Thursday, November 18, 2004

Remembrance and illusions

On Sunday the LUC and I went to our first opera of the season. I love saying "the season", like I'm the sort of person who has seasons. For me there's two seasons: slick tire zippy bicycle for dry pavement and studded knobby tire mountain bike for snow and ice. And for the record: I ride a bike year round because I choose not to own a car. But I digress.

The opera we saw was a special performance. It was The Emperor of Atlantis by composer Viktor Ullmann and librettist Petr Kien. It was preceded by a play about the creation of the work. In short, the opera was composed in the Therisienstadt Jewish ghetto during world war two. Composed in the kind of desperate squalor that we in the west today can only imagine. The authors didn't survive, they ended up in Auschwitz. On the stage floor and back wall the show's designers had placed a list of all the ghetto suicides from the time period of the play. For some, the conditions they were forced to endure were too much and yet for others those conditions produced art.

The opera is a satire of the nazi regime. No big surprise there, the surprise comes in that they seemed to have expected to actually stage it. It didn't happen although no one knows if the Jewish council of elders in the ghetto stopped it out of fear or if the nazis found out first. Having seen the opera I have to say that showing it where the guards could see would have been foolish. Possibly fatal.

Their act of defiance wouldn't have changed much even if they'd been allowed to stage it. It wouldn't played anywhere outside that ghetto, and certainly wouldn't have stopped the brutalities of the nazi regime.
But it was an act worthy remembrance.* They not only defied their captors through satire but the creation of the opera was a profound act of defiance in and of itself. In a world were destruction reigned they created.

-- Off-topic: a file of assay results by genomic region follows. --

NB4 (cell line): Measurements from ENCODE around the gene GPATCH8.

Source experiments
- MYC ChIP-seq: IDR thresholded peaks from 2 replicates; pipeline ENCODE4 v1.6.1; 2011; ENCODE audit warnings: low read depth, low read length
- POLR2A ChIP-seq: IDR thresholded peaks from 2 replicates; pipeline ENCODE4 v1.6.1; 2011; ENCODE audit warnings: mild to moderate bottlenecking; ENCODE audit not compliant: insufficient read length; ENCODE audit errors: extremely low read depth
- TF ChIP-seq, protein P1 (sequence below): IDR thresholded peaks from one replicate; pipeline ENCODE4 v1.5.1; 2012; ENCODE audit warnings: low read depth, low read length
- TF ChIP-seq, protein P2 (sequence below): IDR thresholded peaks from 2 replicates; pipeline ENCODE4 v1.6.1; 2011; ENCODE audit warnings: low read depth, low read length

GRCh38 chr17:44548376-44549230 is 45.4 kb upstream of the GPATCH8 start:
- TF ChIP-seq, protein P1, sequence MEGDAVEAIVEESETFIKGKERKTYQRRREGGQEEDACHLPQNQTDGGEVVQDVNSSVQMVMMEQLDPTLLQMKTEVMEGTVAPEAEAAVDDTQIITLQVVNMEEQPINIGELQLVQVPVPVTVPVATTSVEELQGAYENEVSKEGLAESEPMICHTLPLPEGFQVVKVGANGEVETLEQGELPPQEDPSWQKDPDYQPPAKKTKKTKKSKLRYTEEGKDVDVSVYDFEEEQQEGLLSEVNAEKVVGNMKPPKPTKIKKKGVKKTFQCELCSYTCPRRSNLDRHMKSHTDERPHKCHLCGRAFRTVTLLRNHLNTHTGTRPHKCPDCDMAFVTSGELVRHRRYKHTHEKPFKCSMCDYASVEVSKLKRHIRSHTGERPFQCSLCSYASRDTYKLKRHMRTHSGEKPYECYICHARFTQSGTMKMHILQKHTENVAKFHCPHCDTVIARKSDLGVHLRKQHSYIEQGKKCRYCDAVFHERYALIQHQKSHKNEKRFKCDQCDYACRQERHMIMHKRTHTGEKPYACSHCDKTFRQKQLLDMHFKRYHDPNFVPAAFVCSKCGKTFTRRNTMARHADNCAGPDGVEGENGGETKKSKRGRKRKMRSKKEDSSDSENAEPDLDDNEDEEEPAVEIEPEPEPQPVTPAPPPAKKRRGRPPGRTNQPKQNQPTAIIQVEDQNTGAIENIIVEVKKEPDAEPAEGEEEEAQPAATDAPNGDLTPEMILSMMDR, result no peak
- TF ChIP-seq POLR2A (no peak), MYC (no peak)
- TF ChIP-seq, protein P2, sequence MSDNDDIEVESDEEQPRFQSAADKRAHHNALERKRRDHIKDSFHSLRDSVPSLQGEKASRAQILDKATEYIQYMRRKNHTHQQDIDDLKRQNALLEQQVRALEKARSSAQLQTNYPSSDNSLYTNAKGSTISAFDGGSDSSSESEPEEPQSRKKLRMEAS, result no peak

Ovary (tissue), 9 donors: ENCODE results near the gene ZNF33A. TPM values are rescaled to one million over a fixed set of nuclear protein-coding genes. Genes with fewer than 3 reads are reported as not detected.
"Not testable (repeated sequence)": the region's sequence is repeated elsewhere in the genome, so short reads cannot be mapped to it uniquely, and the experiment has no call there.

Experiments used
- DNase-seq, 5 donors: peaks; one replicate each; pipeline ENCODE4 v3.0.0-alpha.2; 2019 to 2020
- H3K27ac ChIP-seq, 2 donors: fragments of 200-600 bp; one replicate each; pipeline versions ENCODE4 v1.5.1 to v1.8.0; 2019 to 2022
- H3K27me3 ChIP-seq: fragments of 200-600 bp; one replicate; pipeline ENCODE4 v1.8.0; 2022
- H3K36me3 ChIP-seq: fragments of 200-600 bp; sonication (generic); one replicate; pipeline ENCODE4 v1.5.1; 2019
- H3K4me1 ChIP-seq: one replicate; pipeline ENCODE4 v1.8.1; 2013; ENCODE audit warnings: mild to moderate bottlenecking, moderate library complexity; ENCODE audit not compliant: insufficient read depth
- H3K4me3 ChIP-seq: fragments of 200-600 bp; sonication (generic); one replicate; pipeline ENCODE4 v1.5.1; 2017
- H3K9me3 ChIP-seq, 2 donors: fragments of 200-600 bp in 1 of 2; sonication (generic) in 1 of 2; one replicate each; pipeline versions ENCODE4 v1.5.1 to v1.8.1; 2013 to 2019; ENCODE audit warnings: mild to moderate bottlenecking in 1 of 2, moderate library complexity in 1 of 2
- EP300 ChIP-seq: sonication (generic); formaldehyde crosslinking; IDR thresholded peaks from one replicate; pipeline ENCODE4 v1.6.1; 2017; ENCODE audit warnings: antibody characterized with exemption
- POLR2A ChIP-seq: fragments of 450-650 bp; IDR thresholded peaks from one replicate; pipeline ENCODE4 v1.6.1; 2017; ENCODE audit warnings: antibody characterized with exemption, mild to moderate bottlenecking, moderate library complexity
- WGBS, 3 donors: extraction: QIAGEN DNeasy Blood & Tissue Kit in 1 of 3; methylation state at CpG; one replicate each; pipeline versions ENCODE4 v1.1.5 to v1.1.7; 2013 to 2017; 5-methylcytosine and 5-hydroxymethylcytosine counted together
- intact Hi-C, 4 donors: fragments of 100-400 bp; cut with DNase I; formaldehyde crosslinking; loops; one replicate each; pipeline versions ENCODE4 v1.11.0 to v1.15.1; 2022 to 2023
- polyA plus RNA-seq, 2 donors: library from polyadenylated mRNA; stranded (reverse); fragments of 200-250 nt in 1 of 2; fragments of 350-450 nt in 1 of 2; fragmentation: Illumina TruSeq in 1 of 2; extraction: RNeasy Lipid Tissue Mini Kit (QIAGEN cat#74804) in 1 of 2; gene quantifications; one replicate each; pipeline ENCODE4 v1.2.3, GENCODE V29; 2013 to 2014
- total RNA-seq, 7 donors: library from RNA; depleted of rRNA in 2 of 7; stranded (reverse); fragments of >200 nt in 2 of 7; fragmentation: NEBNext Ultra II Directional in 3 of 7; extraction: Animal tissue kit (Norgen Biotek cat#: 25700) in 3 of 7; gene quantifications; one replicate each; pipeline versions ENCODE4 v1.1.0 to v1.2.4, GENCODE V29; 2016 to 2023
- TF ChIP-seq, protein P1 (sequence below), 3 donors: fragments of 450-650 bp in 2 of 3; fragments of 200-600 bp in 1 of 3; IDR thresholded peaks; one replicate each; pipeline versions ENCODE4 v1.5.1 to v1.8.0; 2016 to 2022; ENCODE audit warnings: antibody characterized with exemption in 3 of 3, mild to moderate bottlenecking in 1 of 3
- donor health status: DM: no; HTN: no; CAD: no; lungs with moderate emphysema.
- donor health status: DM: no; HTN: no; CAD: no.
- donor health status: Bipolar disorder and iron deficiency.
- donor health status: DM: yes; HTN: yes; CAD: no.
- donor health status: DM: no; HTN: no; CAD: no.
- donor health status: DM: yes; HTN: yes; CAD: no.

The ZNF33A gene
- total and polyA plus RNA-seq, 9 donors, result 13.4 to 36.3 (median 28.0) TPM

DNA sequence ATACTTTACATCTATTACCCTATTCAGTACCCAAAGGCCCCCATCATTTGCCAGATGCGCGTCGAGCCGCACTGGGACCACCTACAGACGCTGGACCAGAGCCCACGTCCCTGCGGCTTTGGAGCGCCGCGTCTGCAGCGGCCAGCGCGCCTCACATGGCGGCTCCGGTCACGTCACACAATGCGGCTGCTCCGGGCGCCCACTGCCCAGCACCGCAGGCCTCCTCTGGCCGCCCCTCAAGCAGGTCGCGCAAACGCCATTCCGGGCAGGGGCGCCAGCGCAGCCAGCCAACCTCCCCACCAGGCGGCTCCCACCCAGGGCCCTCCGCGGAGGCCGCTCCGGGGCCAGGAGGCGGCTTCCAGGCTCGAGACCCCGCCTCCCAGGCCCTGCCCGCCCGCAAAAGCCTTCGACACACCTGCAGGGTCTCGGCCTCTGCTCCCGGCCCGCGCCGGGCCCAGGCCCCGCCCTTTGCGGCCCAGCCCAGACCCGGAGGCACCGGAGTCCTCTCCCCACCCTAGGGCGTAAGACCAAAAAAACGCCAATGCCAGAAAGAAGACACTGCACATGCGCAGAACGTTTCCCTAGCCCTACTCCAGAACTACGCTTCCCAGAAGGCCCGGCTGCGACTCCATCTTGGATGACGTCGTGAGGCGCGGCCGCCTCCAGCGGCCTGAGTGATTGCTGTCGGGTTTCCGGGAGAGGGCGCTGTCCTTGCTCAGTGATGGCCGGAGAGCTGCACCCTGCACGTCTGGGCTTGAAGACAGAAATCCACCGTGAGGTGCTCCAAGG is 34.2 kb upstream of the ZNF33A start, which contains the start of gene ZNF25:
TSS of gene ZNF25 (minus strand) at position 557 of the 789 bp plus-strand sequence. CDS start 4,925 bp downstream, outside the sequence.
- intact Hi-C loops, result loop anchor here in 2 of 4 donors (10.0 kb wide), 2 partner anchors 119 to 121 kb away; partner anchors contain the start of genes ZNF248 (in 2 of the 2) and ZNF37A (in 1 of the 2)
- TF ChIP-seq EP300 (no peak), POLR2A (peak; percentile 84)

I have these illusions about myself. I say "illusions" not because they're false but because they haven't been tested. I like to think that I'd be one of those who would create despite the dangers. I have no evidence of this, it's just something I like to believe about myself. Indeed, I let little things like a bad mood or indigestion stop me from even practicing guitar let alone composing.

In the defense of this belief I offer my willingness to step up when needed. A few years back I was sitting in my apartment (in the pre-LUC dark ages) watching tv when I heard a woman screaming. I didn't live in a very good neighbourhood, screaming women weren't that unusual. Most of the time it was someone having a fight with a boyfriend/husband/whatever, but this was different. I hesitated for a couple of minutes then grabbed my coat and went out to see what was going on. I was too late. Halfway up the stairs
there was a guy cornered by two others and the screaming woman was naked in the bushes. It turned out that the guy was the one the press were calling the river valley rapist. He ended up getting convicted.

I did the right thing. I went to help, but waited too long to do any good. That still bothers me. If I'd been the only one to respond it would have been too late. I might have caught the guy but not before he'd raped again. The distress I still feel lets me believe that in the situation Ullmann and Kien faced, I might have done as they did.

Illusion? Perhaps, but one I can live with.

The shows producers tried have the opening night on the anniversary of Kristallnacht but didn't manage it. They also tried for remembrance Day but still weren't ready.

Spell check is insisting that I capitalize nazi and tv. I think not!

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